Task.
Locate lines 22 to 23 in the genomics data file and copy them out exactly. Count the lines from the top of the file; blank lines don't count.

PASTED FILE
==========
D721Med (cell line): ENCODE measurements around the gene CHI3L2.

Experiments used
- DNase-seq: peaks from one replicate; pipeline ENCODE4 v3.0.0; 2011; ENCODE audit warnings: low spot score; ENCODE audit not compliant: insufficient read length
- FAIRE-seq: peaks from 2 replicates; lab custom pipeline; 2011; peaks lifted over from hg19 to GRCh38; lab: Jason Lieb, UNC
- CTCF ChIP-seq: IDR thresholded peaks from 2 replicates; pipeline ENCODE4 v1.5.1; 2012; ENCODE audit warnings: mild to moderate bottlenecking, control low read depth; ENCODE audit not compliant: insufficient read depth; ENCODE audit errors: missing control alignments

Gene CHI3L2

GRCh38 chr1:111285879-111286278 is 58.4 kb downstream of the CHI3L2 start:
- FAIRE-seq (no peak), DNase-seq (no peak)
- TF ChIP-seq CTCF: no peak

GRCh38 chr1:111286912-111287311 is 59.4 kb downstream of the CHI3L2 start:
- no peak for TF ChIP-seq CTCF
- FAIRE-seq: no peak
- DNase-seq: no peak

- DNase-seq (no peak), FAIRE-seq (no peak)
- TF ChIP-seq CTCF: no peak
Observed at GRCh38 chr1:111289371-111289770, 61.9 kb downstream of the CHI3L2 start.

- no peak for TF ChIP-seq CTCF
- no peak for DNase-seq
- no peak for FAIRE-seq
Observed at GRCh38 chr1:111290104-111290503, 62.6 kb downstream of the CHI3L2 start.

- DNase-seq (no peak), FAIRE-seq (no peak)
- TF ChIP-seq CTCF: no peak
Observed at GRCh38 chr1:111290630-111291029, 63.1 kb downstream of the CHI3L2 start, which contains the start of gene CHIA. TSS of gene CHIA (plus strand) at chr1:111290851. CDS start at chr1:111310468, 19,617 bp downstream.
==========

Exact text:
- TF ChIP-seq CTCF: no peak
Observed at GRCh38 chr1:111290630-111291029, 63.1 kb downstream of the CHI3L2 start, which contains the start of gene CHIA. TSS of gene CHIA (plus strand) at chr1:111290851. CDS start at chr1:111310468, 19,617 bp downstream.